We’ve all seen it in action. Tell a puppy dog to sit, and if he obeys, he gets a treat. Rinse and repeat this reinforcement training, and you soon have an obedient puppy dog that sits on command. How does this reinforcement work? And why does it need to occur so soon after the desired behavior? A recent study from the Kasai lab in Tokyo reveals the cellular and molecular mechanisms underlying the timing of reinforcement behavior.
In the striatum, a part of the brain involved in motor learning and motivated behaviors, dendrites, neuronal branches that collect input information from other neurons, have an interesting feature: they are speckled with spines (Fig. 2). These little protuberances jut out from the dendrites to form specialized connections called synapses with the neurons providing input. Spine size reflects the strength of the synapse—the bigger the spine, the more receptive the post-synaptic cell is to the pre-synaptic cell’s communication, and vice versa: think of it like the relative intimacy of a relationship with a person—the more you care about him/her, the more intently you listen. Furthermore, spine growth and shrinkage are believed to underlie behavioral adaptations, thus serving as a cellular correlate of behavioral reinforcement—after all, you may indeed be listening, but actions speak louder than words. Notably, standard pre-synapse to post-synapse communication (called neurotransmission) involves the chemicals glutamate and GABA, which determine the content of the conversation, but synapses also use chemicals like dopamine and serotonin to set what I think of as the emotional tone of the conversation. This study investigates how the timing of that emotional signal affects the post-synaptic neuron’s ability to listen to its pre-synaptic conversation partner.
In a technical tour de force, the authors combined cutting-edge genetic and optical tools with a technique called patch-clamp essentially used to place an electrical stethoscope onto a single neuron of interest (Fig. 3B for more detail). They then generated focal glutamatergic neurotransmission onto their neuron of interest followed within a few seconds or less by dopamine. Initial results showed that this quick succession of two stimuli—glutamate and then dopamine—enlarged spines in a matter of minutes, and that these enlargements persisted for a long time—up to around an hour in most of their recordings (Fig. 3C, E for more detail). Result recap: If your conversation has emotional depth, you may find yourself caring more about that person than you previously did.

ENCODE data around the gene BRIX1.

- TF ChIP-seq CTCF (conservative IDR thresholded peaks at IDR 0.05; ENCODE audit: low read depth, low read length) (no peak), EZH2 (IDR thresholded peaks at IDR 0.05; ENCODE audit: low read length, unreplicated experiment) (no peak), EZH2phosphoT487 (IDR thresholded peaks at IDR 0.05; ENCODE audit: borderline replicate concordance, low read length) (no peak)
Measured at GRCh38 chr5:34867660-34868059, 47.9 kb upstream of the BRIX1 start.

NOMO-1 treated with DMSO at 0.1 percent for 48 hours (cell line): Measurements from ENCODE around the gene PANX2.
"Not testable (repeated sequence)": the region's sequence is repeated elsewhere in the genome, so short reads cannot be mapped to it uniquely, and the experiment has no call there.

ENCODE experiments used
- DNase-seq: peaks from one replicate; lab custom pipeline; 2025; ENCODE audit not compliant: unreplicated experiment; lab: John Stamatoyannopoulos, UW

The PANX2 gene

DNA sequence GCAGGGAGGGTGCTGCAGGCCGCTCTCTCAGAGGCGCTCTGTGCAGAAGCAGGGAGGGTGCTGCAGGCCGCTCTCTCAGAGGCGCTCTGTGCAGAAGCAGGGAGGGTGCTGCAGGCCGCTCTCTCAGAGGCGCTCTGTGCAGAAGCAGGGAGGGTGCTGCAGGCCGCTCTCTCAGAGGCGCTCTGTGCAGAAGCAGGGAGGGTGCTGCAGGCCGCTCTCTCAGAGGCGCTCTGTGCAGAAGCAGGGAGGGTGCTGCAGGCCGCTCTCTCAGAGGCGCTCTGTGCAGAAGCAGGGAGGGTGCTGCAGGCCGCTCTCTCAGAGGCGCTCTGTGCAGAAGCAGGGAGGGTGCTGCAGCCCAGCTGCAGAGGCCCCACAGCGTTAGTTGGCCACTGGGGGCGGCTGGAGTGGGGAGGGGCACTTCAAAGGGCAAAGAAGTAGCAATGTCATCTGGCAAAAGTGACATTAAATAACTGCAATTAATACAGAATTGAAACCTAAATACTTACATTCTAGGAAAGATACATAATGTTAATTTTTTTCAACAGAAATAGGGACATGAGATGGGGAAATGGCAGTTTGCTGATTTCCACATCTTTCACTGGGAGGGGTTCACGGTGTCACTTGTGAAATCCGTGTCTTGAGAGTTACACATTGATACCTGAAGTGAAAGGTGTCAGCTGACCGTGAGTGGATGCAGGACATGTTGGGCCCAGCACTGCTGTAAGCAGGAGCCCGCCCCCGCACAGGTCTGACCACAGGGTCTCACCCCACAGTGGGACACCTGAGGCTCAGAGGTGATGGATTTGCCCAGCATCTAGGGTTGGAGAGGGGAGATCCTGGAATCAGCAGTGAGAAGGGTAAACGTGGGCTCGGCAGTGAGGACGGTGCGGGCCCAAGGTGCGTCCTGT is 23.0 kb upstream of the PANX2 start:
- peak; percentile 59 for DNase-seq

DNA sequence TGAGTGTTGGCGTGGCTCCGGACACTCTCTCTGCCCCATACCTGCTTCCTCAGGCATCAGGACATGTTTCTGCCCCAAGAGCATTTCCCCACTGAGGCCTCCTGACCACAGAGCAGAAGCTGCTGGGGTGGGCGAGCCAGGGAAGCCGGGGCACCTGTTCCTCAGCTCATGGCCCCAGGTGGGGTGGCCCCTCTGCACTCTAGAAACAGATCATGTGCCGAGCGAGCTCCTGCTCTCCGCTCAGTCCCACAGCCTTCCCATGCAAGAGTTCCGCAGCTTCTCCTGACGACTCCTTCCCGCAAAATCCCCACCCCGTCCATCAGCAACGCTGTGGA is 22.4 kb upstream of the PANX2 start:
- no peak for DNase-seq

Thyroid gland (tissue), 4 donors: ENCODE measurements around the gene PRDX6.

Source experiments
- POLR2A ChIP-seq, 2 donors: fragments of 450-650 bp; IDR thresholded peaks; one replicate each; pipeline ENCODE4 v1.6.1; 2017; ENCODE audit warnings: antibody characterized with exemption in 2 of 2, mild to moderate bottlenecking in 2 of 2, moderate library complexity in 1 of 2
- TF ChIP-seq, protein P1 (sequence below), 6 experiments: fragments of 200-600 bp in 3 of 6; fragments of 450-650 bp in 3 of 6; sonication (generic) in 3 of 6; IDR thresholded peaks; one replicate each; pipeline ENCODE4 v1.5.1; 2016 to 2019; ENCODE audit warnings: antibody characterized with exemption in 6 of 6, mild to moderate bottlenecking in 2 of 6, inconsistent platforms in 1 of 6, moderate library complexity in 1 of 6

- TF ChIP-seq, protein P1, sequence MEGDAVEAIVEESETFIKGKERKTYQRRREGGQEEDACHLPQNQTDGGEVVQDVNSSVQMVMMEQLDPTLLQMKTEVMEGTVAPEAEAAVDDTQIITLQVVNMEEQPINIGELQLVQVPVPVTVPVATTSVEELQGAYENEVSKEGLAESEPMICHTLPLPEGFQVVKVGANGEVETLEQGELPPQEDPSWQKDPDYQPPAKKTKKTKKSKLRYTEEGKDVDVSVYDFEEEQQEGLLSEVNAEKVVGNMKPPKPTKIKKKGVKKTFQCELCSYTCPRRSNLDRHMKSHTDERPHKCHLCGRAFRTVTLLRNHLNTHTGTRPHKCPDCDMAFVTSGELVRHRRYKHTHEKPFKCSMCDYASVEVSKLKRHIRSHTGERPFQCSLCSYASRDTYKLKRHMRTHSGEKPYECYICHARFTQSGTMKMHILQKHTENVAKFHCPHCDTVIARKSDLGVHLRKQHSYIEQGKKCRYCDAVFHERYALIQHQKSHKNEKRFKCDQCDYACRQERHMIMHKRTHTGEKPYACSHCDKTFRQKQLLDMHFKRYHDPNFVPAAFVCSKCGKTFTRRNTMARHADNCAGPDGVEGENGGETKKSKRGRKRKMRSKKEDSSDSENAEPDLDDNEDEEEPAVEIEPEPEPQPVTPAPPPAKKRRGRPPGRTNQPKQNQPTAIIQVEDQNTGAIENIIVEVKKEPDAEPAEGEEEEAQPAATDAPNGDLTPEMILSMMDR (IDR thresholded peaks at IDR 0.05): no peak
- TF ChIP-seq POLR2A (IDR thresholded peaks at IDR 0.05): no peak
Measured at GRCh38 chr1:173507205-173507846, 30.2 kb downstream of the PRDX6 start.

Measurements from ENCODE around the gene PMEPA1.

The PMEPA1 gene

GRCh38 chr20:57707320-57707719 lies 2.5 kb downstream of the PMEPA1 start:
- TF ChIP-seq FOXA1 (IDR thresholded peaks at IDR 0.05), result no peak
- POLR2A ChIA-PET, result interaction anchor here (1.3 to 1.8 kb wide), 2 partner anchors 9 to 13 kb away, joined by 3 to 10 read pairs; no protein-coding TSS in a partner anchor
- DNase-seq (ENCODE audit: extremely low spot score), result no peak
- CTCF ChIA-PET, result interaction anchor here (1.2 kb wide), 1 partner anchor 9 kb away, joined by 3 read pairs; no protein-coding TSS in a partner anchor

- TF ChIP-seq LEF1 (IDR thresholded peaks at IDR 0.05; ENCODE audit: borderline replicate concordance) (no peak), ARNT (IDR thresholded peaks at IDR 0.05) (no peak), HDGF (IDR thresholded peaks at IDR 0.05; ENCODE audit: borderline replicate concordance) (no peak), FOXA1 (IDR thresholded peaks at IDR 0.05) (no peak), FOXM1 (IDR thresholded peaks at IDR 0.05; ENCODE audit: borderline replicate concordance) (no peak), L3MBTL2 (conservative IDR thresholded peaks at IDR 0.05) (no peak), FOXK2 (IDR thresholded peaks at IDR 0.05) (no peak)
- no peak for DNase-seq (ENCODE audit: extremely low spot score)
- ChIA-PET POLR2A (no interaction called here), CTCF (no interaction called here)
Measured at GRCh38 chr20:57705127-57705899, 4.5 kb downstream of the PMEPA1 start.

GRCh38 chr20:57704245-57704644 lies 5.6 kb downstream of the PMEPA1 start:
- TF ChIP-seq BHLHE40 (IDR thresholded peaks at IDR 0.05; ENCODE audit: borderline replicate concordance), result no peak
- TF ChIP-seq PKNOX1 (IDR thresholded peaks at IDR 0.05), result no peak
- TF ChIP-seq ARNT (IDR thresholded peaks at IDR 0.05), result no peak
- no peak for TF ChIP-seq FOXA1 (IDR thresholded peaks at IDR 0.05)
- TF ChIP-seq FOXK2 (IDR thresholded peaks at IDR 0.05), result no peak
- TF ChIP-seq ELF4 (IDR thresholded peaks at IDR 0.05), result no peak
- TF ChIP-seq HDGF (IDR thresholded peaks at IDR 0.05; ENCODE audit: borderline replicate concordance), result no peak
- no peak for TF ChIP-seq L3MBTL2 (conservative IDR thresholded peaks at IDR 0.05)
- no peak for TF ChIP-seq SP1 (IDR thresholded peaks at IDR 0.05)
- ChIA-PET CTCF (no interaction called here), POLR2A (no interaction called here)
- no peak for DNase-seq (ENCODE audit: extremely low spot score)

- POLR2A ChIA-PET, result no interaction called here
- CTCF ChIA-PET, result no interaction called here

However, and crucially, they found that this enlargement only occurs when dopamine follows glutamate by less than two seconds, and NOT when dopamine precedes glutamate. Follow-up studies using drugs to block dopamine’s action confirmed that this spine enlargement was indeed due to dopamine’s actions. Having confirmed dopamine’s precise temporal role in enlarging spines, the authors performed further experiments to find the intracellular pathways connecting dopamine’s action to spine enlargement. Using drugs targeting proteins activated by dopamine, they found that dopamine release has to be preceded by glutamate because proteins activated by dopamine rely on rapidly-declining Ca2+ levels produced by glutamatergic neurotransmission to drive spine enlargement (Fig. 3N, O for more detail). And this is why you give the puppy a treat after he obeys, and not before. What implications might this finding have on education and economic policy? Hmm…
This study combined several cutting-edge techniques to demonstrate a mechanism for the dependence of reinforcement learning on precisely-timed dopamine release. However, despite their elegant mechanistic discoveries, two issues remain. One is that input from upstream neurons is not well-understood. That’s an understatement—it’s actually a subject of considerable controversy and intrigue. Different populations of neurons have been shown to send excitatory (glutamate), inhibitory (GABA) and dopaminergic signals into the striatum—and some neurons have recently been shown to release several of these signals! Given the narrow time window for dopamine’s actions on these spines, it remains to be determined how all of this is temporally coordinated—by the same neurons using multiple different neurotransmitter molecules, or by different inputs acting in syncopated concert?
The other issue is reproducibility. Reproducibility is a huge issue in science—and in fact, it may even be regarded as the foundation of scientific research. But technically-demanding experiments are typically, and understandably, more difficult to reproduce. This specific group has done some incredible, fascinating work before, but others in the field have informally reported trouble replicating their results. Whether this is due simply to the sheer technical difficulty of such studies or to something (tips, tricks and other treats?) the authors aren’t revealing remains to be determined.